Thursday, October 7, 2010

Marketing for Mobile and the MMA

The global economy took a severe hit in last year, however the online advertising market proved resistant to the recession. Unlike spending on all other major media, online advertising spending increased 2% to $55 billion, and measured-media advertising spending did better during the recession in Latin America than in any other region of the world.

This year brought a return to double-digit growth, with online ad spending tracking towards more than $60 billion worldwide in 2010. By 2014, the sending in online marketing could reach around $100 billion, growing around 12% a year. These rates will be unmatched by other media.

The recession has made online advertisers with limited budgets to make every dollar count. Even though Mobile Advertising is still only a few pro cent of the total advertising spending, resent global research point to the fact that marketeers worldwide are unsatisfied with the metrics that they get from Mobile Marketing, where figures show that the category is the lowest ranked together with Off-site Social Media. Both Google and Apple are very clear on a strategy for the future called "Mobile First", as also pointed out by Google CEO Eric Schmidt at the IFA show last month.

This is no different in Latin America, and the repositioning of the Mobile Marketing Association (MMA), is an excellent platform for creating a common language and establishing an aligned and coordinated metrics in the regions with global standards, but with much higher quality than today.

My main aim as candidate to the board of director at MMA is to:
  • Promote open and standardized interfaces to mobile marketing channels as efficient connections between agencies and publishers.
  • Seek common agreement among all the players in the mobile marketing space to establish the metric by with we can define milestones and set goals for the development of our common business. The penetration of mobile phones in Latin America is tracking steadily towards 100% penetration, and the interest in the mobile handset as a media is increasing significantly. Therefore, we must make sure that the marketing space becomes open to all players in the value chain, and not overtaken by a few dominant Internet players.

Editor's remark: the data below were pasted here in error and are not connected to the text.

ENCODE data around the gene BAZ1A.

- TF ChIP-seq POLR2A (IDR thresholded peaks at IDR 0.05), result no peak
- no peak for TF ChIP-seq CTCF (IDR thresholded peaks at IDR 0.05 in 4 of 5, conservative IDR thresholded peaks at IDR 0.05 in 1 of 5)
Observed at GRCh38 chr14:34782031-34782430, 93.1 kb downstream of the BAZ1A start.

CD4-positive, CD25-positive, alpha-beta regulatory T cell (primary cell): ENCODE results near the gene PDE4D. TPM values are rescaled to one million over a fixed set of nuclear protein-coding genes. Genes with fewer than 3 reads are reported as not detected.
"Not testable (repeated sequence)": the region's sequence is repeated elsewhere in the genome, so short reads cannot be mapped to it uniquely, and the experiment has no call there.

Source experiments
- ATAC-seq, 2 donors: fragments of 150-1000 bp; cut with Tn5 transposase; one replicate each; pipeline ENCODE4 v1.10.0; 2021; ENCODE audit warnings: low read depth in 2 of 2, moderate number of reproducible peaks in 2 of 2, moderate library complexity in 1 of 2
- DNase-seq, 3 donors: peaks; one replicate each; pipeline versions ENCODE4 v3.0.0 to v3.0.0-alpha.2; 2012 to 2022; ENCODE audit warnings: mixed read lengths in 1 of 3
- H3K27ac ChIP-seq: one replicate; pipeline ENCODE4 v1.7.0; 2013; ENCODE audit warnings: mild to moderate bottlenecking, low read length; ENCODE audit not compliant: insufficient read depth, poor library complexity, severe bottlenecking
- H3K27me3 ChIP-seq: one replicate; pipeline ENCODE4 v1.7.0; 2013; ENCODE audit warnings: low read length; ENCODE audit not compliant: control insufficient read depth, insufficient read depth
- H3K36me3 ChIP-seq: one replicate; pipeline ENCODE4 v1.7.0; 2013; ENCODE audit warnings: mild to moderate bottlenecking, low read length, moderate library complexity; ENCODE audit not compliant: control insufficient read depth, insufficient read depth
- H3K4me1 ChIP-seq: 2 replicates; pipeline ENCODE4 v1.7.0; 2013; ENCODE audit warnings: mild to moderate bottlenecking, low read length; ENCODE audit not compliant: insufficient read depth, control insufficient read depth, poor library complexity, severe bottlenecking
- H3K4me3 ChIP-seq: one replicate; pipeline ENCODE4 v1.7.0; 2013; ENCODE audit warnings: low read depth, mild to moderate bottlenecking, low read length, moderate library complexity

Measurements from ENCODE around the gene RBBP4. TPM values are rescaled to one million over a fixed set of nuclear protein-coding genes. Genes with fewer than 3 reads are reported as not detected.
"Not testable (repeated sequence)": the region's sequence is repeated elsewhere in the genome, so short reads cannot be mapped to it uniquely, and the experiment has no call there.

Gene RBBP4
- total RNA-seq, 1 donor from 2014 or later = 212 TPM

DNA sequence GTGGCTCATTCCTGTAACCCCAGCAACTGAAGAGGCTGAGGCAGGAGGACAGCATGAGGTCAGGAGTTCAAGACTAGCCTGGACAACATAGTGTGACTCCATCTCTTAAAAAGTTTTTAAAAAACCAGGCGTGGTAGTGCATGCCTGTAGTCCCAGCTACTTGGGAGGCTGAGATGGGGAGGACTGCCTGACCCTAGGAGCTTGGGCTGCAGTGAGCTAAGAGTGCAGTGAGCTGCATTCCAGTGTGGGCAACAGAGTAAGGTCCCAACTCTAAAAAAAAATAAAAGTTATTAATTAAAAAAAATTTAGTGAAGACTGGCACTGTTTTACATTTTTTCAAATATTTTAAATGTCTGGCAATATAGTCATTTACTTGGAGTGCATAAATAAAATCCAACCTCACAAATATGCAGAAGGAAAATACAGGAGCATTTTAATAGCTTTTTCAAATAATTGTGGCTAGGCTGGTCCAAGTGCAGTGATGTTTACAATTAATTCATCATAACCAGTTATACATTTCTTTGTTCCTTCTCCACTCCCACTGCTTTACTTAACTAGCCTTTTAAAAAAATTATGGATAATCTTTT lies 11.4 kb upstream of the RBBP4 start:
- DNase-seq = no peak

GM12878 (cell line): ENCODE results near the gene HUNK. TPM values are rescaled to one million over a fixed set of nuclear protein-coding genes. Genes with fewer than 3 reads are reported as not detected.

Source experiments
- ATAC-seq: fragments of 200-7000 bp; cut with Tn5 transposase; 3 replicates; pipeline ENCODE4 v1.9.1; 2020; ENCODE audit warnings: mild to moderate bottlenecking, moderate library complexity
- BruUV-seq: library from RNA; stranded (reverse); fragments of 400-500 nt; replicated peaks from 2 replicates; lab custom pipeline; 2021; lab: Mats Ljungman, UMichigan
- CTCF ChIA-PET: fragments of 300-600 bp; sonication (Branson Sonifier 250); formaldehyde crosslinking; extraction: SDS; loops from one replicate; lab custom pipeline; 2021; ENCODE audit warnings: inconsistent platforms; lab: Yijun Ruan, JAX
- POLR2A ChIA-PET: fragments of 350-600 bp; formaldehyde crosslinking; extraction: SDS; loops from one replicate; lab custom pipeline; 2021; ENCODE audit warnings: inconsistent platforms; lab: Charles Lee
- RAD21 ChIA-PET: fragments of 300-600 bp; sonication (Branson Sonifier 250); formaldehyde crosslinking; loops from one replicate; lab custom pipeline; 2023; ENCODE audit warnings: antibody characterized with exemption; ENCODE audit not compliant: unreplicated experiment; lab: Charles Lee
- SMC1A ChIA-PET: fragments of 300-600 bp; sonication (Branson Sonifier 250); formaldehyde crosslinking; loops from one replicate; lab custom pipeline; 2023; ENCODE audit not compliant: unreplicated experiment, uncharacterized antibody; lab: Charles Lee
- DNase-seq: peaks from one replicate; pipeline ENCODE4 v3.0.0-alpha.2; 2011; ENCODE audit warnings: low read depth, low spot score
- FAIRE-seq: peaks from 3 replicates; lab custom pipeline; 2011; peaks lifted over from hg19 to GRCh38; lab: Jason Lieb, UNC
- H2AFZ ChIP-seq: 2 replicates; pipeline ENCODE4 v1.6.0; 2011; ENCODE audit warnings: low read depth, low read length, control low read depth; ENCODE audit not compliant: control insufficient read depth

• Use my well established network to open a constructive dialog with regulators about how we can improve the regulatory and legal framework for Mobile Advertising, while still protecting the end user.

Looking into the future, there are a lot of very interesting challenges to embrace. Social network advertising is getting renewed attention in 2010. Ad spending on social destinations in the US will cross the $2 billion mark in 2011. Mobile Facebook users are twice as active as their fixed broadband colleagues.

Twitter has finally launched its ad business earlier this year. And the potential for 2011 and beyond could be dramatic if it proves that its model of measuring advertising effectiveness works.

Finally, online social games and applications are becoming a more important part of the mix.
Teenagers are spending less time talking and more time playing on their phones.

All of this will spell a very interesting next season for the MMA.

You can also read more on the Top 5 five Mobile Marketing Trends to watch on Mashable.

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